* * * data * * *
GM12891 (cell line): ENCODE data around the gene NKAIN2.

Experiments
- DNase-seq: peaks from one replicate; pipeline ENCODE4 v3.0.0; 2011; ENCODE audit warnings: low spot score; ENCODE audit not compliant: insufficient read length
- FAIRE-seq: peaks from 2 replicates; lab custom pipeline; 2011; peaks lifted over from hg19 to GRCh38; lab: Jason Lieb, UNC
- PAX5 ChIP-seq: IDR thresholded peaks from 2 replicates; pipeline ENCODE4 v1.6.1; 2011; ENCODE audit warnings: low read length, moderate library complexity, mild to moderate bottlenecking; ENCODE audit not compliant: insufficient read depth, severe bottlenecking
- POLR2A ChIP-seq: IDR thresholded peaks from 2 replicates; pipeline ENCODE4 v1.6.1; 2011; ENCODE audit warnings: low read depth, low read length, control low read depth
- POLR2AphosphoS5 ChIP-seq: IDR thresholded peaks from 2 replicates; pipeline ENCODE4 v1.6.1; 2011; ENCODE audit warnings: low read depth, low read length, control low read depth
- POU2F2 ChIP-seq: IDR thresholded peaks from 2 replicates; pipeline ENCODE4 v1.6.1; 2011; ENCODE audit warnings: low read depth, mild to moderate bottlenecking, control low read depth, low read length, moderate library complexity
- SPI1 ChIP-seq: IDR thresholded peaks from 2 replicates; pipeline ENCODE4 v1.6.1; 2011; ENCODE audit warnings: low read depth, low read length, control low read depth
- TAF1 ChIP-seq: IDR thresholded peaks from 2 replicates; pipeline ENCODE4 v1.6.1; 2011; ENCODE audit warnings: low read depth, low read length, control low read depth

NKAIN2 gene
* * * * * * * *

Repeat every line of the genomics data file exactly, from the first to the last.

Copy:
GM12891 (cell line): ENCODE data around the gene NKAIN2.

Experiments
- DNase-seq: peaks from one replicate; pipeline ENCODE4 v3.0.0; 2011; ENCODE audit warnings: low spot score; ENCODE audit not compliant: insufficient read length
- FAIRE-seq: peaks from 2 replicates; lab custom pipeline; 2011; peaks lifted over from hg19 to GRCh38; lab: Jason Lieb, UNC
- PAX5 ChIP-seq: IDR thresholded peaks from 2 replicates; pipeline ENCODE4 v1.6.1; 2011; ENCODE audit warnings: low read length, moderate library complexity, mild to moderate bottlenecking; ENCODE audit not compliant: insufficient read depth, severe bottlenecking
- POLR2A ChIP-seq: IDR thresholded peaks from 2 replicates; pipeline ENCODE4 v1.6.1; 2011; ENCODE audit warnings: low read depth, low read length, control low read depth
- POLR2AphosphoS5 ChIP-seq: IDR thresholded peaks from 2 replicates; pipeline ENCODE4 v1.6.1; 2011; ENCODE audit warnings: low read depth, low read length, control low read depth
- POU2F2 ChIP-seq: IDR thresholded peaks from 2 replicates; pipeline ENCODE4 v1.6.1; 2011; ENCODE audit warnings: low read depth, mild to moderate bottlenecking, control low read depth, low read length, moderate library complexity
- SPI1 ChIP-seq: IDR thresholded peaks from 2 replicates; pipeline ENCODE4 v1.6.1; 2011; ENCODE audit warnings: low read depth, low read length, control low read depth
- TAF1 ChIP-seq: IDR thresholded peaks from 2 replicates; pipeline ENCODE4 v1.6.1; 2011; ENCODE audit warnings: low read depth, low read length, control low read depth

NKAIN2 gene